One method to get around this, that I know some use, is to write scenes out of sequence; to write them as they come to you or to focus on whatever you feel like writing that day. A risk is that a writing project can easily turn into a list of chores, not unlike a list of chores around the house, where some tasks are easily done and others less pleasant and therefore put off for a rainy day, which means they may never take place at all.

    My question to Tim: Once you make that emotional connection with your story and get started, do you have to follow the story through, from A to B to C, etc, or can you allow yourself to skip around and write parts out of sequence, while still maintaining that connection with your characters and your story? One thing I take away from Brad’s post is that he uses what seems to be like a mind map, or a “web”, with branches that each holds a part of the story. If I understood that correctly, this seems to be a good way to visualize the whole story. I used mind mapping a lot back in college but haven’t really thought about using it for these purposes. I’m gonna give it a try.


    Ps. One a side note (waaay over to the side). Someone just rushed into my office, wildly gesticulating, and said in an elated tone, “You know the kid who spread feces on the wall? He is wonderful!” … Is that just a contradiction in terms or the beginning of a beautiful office short story? I need to meditate on that one. … Please forgive me for digressing but I had to share that.

  6. Timothy Hallinan Says:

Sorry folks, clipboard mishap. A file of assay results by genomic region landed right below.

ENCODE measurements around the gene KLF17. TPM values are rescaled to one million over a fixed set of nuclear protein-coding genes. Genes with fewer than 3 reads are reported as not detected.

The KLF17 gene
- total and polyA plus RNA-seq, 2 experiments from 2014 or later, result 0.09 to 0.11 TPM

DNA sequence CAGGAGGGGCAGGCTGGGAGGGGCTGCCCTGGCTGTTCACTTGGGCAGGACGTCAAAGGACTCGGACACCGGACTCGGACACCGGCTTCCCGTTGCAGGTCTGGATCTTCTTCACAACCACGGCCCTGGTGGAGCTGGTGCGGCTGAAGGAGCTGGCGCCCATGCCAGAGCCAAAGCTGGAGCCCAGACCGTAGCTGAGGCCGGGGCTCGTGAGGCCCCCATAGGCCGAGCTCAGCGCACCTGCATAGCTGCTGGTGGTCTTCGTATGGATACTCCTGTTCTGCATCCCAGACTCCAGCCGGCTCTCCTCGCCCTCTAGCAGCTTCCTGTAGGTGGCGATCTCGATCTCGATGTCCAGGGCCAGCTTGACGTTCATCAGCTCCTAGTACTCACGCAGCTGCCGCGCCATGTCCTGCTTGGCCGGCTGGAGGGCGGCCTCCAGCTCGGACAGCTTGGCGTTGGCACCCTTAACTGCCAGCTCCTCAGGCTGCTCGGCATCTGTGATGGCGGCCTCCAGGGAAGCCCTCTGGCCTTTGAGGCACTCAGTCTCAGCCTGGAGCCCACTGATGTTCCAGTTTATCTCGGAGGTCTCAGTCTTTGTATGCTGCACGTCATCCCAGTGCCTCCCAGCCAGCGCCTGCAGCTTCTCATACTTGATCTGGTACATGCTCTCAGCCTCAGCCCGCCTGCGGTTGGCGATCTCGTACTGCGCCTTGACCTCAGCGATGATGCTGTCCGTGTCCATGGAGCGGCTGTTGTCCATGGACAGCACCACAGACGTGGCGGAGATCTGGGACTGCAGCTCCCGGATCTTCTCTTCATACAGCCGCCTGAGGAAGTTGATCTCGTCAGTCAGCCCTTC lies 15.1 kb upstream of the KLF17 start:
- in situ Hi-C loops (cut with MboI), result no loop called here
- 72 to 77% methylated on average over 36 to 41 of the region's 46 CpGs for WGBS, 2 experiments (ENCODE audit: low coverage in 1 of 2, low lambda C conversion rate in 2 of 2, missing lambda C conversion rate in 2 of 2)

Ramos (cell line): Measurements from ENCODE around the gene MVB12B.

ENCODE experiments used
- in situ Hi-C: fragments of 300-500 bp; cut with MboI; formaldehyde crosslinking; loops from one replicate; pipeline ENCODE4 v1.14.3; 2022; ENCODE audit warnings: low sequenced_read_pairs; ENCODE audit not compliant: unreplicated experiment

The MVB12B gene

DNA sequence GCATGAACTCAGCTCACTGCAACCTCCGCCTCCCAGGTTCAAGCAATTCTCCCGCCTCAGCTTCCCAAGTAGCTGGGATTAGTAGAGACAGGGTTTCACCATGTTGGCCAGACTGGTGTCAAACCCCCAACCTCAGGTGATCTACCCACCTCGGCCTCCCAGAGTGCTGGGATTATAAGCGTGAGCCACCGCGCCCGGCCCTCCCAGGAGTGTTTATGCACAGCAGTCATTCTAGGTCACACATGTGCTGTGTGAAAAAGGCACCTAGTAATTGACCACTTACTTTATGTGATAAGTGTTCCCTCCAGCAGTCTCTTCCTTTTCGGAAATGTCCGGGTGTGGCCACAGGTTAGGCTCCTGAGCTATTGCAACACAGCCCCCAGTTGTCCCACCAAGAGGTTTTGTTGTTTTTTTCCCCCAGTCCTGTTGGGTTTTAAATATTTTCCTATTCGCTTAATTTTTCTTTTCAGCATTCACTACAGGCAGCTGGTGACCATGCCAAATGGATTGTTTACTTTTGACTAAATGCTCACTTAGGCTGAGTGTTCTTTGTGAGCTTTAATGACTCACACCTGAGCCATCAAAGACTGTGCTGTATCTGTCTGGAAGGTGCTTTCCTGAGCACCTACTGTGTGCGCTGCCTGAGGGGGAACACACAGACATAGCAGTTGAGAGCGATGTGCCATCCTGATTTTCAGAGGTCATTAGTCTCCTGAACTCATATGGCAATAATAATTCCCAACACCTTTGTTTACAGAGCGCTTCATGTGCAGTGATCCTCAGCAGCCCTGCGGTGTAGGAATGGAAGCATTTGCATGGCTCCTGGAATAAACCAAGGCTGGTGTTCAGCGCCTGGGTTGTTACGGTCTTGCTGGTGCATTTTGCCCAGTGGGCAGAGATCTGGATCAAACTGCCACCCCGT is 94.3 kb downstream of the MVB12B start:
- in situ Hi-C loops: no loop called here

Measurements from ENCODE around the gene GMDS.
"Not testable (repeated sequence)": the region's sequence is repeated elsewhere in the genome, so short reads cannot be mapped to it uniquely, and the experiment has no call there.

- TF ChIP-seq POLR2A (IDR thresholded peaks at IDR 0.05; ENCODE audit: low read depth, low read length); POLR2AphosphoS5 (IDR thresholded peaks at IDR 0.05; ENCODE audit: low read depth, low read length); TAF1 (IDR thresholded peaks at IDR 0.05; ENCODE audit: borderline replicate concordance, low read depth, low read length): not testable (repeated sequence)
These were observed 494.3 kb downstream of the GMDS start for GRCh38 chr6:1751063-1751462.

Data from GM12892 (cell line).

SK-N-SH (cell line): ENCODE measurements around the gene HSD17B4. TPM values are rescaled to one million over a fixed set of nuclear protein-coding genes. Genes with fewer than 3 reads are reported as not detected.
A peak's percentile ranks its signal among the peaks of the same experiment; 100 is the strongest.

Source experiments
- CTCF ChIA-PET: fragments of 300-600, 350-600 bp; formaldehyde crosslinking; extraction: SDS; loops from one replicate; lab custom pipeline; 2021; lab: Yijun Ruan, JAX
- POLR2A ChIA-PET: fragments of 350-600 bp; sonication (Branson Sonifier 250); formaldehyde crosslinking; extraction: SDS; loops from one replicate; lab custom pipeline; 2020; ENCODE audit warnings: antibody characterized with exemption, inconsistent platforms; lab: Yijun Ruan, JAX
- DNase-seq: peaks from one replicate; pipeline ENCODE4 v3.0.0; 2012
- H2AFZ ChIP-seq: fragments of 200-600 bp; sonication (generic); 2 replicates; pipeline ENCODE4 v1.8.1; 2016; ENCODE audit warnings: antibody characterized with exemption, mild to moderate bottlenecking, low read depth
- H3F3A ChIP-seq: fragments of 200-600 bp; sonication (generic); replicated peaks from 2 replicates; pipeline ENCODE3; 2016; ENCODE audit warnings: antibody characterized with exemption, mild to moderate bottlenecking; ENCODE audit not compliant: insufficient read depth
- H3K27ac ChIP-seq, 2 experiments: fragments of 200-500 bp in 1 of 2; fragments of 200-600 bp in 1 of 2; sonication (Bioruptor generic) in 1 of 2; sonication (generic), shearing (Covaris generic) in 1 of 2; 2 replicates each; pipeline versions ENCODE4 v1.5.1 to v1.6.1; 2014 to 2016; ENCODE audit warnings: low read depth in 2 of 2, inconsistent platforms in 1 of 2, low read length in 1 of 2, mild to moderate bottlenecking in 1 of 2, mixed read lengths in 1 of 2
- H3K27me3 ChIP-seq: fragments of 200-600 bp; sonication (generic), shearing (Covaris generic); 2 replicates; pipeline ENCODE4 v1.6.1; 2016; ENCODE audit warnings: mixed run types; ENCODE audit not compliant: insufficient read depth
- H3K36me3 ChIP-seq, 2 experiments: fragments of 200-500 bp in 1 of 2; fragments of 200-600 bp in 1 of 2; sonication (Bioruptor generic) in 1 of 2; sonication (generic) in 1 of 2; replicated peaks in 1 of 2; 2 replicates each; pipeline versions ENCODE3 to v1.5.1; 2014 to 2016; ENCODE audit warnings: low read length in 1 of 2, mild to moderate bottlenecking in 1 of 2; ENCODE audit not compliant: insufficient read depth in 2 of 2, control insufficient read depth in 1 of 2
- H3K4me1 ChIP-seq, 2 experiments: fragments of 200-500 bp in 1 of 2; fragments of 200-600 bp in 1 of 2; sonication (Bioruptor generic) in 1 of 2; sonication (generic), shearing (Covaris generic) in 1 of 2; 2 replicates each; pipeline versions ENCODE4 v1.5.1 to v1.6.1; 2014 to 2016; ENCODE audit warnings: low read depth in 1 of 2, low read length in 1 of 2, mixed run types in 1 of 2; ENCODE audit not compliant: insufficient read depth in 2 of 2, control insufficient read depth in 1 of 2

Hi, Thomas —

    First, to clarify what I said in my first response, ANY starting point is a good one, if only because it spares the writer over-intellectualizing conceptually and forces him or her to get in and wrestle with the material on a grunt-level basis.

    Secondly, I write my books about 90%in sequence. I keep a second window open in my word processor, and I use that to capture ideas for scenes, dialog exchanges, questions, notes to make changes, etc. It’s always there, open, but I try to limit my time there to about ten minutes per session so I can get back to the story.

    No, I don’t map or do the web thing, although both sound interesting. The web, as I envision it, is really a schematic of potential sequences and also characters’ verious desires, options, etc. I more or less have that in my head all the time, since almost the only thing I actually think about when I write is the characters: what they want, what they’re afraid of, what they’re willing to do or capable of doing. The language is just a way to get all that onto the page. I go back and rework it later, just as I rework whatever ending I used as a launching pad into the story.

    I really try to restrict my writing to the story, rather than doing a bunch of explorations and exercises that have the effect of postponing my encounter with the story itself. The two exceptions are when I’m in serious trouble, when I write about the fix I’m in, and a point I usually reach about three-fifths of the way through a book where I go back and do a retroactive outline, mostly for purposes of chronology, but also to refresh my memory on what’s already been put on the page.

  7. Brad Marshland Says:

    One other clarification: When I say “start anywhere,” I’m not just talking about what scene to start with. The question of what scene to start with often doesn’t even arise until the story has some structure. I’m talking about giving ourselves permission not even to start with the story, but to start with some other element such as character or setting.

    One exercise I often give students is to start by describing a character in complete absence of any story. THEN, I say, “What does this character want more than anything else in the world?” Then “What keeps him or her from getting it?” Then we have the kernel of a story.